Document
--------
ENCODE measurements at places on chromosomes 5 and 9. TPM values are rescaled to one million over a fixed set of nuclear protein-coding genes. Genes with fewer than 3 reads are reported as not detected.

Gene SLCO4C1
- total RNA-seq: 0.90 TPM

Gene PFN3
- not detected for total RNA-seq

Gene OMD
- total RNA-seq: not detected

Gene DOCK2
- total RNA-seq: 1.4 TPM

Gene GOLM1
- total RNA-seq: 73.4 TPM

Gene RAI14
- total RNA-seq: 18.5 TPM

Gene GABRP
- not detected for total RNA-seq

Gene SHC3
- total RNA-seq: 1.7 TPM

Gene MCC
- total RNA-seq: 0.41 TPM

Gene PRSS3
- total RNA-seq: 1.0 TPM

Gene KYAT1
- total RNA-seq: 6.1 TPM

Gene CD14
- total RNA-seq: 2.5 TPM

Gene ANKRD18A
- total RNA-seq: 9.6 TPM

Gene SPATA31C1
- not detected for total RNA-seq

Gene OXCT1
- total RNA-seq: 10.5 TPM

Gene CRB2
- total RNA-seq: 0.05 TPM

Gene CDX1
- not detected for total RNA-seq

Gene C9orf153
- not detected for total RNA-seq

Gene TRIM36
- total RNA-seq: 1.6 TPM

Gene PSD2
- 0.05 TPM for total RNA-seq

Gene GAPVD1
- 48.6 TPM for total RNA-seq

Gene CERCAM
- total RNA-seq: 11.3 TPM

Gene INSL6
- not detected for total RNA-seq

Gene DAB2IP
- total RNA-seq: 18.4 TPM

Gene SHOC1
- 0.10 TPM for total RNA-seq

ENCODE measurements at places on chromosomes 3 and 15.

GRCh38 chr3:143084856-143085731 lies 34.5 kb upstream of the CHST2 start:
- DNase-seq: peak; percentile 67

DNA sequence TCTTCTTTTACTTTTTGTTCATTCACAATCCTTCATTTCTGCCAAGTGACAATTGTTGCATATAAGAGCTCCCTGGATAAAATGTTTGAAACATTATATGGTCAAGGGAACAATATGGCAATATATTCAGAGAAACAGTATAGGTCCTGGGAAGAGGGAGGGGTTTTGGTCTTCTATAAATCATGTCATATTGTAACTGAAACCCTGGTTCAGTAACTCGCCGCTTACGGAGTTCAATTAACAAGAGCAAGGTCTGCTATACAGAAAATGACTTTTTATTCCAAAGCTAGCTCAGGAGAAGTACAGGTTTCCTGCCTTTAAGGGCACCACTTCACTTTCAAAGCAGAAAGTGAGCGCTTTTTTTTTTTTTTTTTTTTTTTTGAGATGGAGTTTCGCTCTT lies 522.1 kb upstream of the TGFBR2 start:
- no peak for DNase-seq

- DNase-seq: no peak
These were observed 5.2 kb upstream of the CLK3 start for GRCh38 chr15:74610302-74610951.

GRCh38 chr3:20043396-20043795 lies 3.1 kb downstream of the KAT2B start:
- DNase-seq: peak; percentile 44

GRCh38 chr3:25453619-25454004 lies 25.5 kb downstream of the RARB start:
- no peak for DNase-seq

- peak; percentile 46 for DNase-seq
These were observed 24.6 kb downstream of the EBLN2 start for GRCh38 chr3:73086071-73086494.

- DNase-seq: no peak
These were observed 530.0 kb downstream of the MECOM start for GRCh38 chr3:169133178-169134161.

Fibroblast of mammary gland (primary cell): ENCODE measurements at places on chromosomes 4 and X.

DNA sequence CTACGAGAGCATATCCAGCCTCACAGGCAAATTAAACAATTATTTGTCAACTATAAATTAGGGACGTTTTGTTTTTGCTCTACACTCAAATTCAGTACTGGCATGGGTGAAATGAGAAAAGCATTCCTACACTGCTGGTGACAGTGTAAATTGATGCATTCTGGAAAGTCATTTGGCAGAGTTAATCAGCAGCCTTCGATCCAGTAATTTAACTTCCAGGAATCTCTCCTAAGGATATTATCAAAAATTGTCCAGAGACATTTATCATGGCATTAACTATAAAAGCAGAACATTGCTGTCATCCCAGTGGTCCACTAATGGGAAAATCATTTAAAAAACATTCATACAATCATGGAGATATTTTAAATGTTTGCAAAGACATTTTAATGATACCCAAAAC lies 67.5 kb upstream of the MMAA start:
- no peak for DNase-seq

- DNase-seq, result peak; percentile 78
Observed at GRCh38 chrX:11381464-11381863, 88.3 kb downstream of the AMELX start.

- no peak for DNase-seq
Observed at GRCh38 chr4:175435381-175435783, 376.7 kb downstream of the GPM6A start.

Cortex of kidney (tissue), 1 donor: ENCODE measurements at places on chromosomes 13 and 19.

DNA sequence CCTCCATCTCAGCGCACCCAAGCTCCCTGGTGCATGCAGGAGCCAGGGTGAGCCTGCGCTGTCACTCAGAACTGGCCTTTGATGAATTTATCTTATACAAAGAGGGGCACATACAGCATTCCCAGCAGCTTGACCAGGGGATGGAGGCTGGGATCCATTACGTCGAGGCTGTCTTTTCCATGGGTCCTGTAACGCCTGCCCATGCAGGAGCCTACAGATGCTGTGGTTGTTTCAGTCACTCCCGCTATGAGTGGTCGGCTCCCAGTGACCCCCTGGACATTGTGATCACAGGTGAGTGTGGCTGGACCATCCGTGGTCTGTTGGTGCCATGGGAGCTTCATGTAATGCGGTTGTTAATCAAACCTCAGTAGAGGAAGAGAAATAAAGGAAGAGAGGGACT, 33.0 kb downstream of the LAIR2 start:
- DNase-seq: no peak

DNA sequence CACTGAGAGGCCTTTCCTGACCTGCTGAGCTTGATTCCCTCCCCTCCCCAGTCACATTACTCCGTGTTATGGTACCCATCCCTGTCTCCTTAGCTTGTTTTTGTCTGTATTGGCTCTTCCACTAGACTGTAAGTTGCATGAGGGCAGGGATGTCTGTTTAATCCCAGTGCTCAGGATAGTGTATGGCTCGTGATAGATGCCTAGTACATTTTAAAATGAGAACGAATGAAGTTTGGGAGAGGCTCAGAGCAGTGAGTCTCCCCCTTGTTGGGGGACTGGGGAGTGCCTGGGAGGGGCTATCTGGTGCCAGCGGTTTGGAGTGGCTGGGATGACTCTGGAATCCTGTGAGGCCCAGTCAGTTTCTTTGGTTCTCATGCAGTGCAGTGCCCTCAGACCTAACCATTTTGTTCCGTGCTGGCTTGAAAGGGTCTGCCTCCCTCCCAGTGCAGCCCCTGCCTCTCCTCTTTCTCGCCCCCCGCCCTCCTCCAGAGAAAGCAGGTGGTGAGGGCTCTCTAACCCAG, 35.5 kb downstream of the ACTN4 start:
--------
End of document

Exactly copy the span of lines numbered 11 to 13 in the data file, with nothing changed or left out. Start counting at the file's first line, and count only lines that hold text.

- total RNA-seq: 73.4 TPM

Gene RAI14
- total RNA-seq: 18.5 TPM